TOPICS: Youth empowerment, Cooperation and conflict prevention, Boko Haram
Christian Chereji and Ciprian Sandu
ARTICLES in Issue 30 – January 2020:
Turkey: Youth empowerment through governmental initiatives
The inception of AK Parti government’s initiative to terminate the Kurdish issue in 2009 has paved the way to finding a political solution to one of the most intricate questions of modern Turkey. The political initiatives of the incumbent government not only ended the 40-years-long violence and related terrorism cycle for a short period of time but also promoted a heightened awareness of peace and reconciliation efforts. In regards to the role that they have played during the implementation of recent peace process (2009-2015), Kurdish youth has been frontline proxies of violence instigation. That said, Kurdish youth in Turkey have faced the implications of the conflict since early childhood. Struggling to survive amidst violent occurrences is a part of their daily routine as a result of structural deficiencies and proximate causes of participation in violence. Therefore, this article analyses existing youth peacebuilding initiatives for Kurdish youth in conflict-affected areas of the country. Similarly, it also intended to explore whether these initiatives respond to the roots causes of the conflict.
Youth radicalization; Peacebuilding interventions; Kurdish Issue; peace processes
East and South Africa: Spillover effect of conflicts
The article aims to present four conflicts in East and South Africa that spilled over into neighboring states. The article covers a limited period of time from the end of the Cold War to the present and focuses on the area of East and South Africa. All these conflicts are briefly introduced and the author concentrates mainly on the description of the spillover effect (it includes, for example, the phase of the conflict in which the conflict spilled over to a neighboring state, timing, interconnection or cooperation of armed groups). The most important goal of the article is to analyze conditions based on conflict theories and spillover effect theories that led to the spillover into these states and compare them with other neighboring states, where the conflicts did not occur.
Conflict, Cooperation, Neighboring state, Security, Spillover effect, War
West Africa: Cooperative institutionalization of conflict prevention mechanisms in regional subsystems
Reuben J.B. LEWIS
Conflict prevention projects require concerted efforts by institutions and groups towards its operationalization. The multi-dimensional and multi-faceted agendas of preventive action, as well as the process-based nature of its organization and implementation, make its outcomes unpredictable and hard to evaluate. In a regional subsystem such as West Africa for prevention mechanisms to gain solid footing they must be embedded within institutions that serve as pillars and carriers working towards its institutionalization. In this regard, therefore, this article explores a concept of cooperative institutionalization in regional subsystem as an applicable method for organization and implementation of conflict prevention mechanisms across communities in the sub-region. The paper explains existing institutional capacities for transnational implementation of conflict prevention mechanisms and responds to a critical question of how can institutional cooperation and partnership between sub-regional, state, non-state and local actors help to institutionalize conflict prevention; and how and in what way institutions converge in taking action to respond to conflict risk factors in the sub-region?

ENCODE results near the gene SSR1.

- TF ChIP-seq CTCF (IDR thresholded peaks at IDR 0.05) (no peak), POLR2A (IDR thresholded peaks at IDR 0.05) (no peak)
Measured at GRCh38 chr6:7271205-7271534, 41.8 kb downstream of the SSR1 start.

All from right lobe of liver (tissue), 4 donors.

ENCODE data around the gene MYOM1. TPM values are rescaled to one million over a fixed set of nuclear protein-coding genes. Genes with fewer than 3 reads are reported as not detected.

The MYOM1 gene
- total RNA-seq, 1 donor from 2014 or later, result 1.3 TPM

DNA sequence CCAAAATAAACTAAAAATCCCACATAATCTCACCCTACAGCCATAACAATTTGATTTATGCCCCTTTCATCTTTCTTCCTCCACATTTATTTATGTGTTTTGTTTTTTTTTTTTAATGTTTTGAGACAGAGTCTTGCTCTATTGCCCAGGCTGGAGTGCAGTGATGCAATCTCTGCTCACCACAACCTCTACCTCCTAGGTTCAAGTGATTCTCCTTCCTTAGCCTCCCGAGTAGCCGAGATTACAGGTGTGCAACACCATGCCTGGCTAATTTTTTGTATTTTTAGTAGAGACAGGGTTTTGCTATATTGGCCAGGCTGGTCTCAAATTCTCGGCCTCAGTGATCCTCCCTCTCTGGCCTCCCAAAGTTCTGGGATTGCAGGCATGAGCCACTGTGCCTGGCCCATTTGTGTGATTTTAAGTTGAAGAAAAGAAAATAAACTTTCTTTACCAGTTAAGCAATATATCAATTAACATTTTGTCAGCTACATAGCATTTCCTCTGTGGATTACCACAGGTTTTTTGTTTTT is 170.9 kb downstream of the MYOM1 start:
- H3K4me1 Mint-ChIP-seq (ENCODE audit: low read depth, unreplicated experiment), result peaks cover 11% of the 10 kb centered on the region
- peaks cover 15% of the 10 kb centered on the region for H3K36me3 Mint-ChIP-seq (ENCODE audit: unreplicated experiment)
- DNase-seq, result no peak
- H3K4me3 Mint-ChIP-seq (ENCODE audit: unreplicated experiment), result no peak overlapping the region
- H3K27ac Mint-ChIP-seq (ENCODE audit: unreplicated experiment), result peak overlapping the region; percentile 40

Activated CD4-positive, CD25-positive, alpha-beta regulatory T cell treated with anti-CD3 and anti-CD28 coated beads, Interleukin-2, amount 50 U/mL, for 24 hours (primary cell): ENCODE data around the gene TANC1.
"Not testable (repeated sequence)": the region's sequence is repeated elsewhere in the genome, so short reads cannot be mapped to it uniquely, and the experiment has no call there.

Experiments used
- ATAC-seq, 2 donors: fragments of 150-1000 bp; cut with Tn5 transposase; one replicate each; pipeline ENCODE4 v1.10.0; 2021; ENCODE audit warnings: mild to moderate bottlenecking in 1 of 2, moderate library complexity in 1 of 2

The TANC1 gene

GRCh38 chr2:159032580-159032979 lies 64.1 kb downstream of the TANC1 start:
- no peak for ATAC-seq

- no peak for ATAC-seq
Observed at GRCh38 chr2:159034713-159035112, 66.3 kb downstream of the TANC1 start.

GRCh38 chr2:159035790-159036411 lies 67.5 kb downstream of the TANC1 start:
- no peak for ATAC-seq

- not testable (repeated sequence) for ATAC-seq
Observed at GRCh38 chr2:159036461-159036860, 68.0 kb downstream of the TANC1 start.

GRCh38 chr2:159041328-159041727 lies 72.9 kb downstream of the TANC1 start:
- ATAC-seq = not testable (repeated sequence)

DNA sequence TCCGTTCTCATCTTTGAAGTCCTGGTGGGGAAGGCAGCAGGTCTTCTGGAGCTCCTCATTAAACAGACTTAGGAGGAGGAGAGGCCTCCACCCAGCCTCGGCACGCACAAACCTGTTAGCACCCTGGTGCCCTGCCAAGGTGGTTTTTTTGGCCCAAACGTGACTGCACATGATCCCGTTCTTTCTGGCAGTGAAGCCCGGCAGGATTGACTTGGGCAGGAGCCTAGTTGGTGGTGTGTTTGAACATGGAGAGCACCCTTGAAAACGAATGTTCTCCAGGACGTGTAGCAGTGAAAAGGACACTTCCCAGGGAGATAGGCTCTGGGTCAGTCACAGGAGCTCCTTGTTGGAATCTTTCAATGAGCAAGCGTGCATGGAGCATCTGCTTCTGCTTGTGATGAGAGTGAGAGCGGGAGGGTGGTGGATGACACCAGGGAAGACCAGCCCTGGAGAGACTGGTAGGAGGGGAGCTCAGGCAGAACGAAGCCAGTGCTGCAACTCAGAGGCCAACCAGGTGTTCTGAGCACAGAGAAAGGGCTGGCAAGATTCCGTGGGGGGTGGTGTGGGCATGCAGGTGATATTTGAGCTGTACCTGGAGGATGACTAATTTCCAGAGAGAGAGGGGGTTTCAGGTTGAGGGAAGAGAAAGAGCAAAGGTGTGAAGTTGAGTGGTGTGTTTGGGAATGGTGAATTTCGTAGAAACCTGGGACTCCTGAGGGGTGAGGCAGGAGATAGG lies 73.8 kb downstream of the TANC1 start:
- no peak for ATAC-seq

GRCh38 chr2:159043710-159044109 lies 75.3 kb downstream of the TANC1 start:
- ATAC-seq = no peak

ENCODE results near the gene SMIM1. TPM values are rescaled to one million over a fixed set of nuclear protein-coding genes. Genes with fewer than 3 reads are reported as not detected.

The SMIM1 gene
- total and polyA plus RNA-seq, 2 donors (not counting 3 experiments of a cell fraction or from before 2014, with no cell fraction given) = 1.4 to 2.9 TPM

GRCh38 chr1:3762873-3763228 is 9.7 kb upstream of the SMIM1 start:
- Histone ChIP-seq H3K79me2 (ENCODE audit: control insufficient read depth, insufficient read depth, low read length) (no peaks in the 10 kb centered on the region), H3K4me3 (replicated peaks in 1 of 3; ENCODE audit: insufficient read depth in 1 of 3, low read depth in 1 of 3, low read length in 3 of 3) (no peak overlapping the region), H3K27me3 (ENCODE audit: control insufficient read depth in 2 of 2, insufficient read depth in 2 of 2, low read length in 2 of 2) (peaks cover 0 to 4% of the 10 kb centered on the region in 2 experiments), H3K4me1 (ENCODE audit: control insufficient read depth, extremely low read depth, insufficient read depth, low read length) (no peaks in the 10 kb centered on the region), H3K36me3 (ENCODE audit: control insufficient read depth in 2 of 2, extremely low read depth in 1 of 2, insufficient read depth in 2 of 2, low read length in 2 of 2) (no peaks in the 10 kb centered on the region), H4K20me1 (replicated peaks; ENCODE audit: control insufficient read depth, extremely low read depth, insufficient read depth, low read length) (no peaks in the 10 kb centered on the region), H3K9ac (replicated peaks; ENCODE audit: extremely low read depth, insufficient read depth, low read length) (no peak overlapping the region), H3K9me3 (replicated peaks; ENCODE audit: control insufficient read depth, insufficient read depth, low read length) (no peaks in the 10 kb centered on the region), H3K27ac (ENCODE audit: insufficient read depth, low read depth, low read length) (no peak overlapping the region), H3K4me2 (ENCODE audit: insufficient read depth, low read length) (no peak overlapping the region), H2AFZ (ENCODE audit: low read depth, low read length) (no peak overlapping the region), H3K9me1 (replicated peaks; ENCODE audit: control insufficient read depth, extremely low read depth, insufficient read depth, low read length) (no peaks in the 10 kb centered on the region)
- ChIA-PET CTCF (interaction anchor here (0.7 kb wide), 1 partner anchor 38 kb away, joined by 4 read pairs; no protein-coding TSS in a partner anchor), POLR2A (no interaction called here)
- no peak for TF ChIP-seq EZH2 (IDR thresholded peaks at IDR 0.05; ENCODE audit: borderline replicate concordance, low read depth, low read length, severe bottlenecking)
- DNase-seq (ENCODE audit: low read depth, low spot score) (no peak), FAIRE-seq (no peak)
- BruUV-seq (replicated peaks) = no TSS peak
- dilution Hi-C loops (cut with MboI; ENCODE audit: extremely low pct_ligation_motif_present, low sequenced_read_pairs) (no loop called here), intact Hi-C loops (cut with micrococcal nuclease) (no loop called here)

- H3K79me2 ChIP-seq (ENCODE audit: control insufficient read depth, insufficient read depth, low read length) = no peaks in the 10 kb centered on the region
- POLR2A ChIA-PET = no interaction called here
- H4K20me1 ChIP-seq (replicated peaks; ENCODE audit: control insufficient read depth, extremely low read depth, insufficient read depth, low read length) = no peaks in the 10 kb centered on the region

Cooperative institutionalization, ECOWAS, conflict prevention, West Africa.
Nigeria: Understanding Boko Haram
This article is a contribution to the study of the Boko Haram insurgency in Nigeria. It aims to demonstrate that the ethnic identity issues in Nigeria can provide elements in understanding Boko Haram as a contextual phenomenon. Indeed, this terrorist group has taken advantage of a fragile social context fueled by problems related to ethnic identity, for its emergence and its development. These problems are also related to religion which is connected to ethnic identities and which is an important component in the Boko Haram crisis, within the Nigerian political context mainly expressed in the federalism and its consequences. From an analysis of the way problems related to different ethnic groups in Nigeria have been handled since colonial time, the article shows that the concept “Boko Haram” itself depends on this particular context which in its turn enlightens Boko Haram’s terrorist actions.
Nigeria, ethnic identity, federalism, insurgency, Boko Haram
Philippines: Youth as conflict managers. Peacebuilding of two youth-led non-profit organizations in Mindanao
Primitivo III C. RAGANDANG
An emerging trend in studies proves how young people are engaged in post-conflict initiatives, yet minimal studies were conducted on how do youth enhance their peacebuilding agency when access to formal training and formal institutions are unavailable. Especially for youth-led organizations in developing and conflict-driven regions, the inaccessibility of proper training and the inability to establish strategic directions is a challenge. This research examined the peacebuilding project management of two youth-led and arts-based peacebuilding organizations in Mindanao. Both organizations have strategies that are developed through experience gained by their key stakeholders. Its goals and peacebuilding programs are inclined to bring impact to its beneficiaries at the individual, interpersonal, and community levels. Especially for non-profit literature, the empirical data from this study contributes particularly to developing and conflict-driven regions where proper training is scarce, that experience-based strategies can be effective in enhancing staff and members’ capacity.
Mindanao, peacebuilding, project management, youth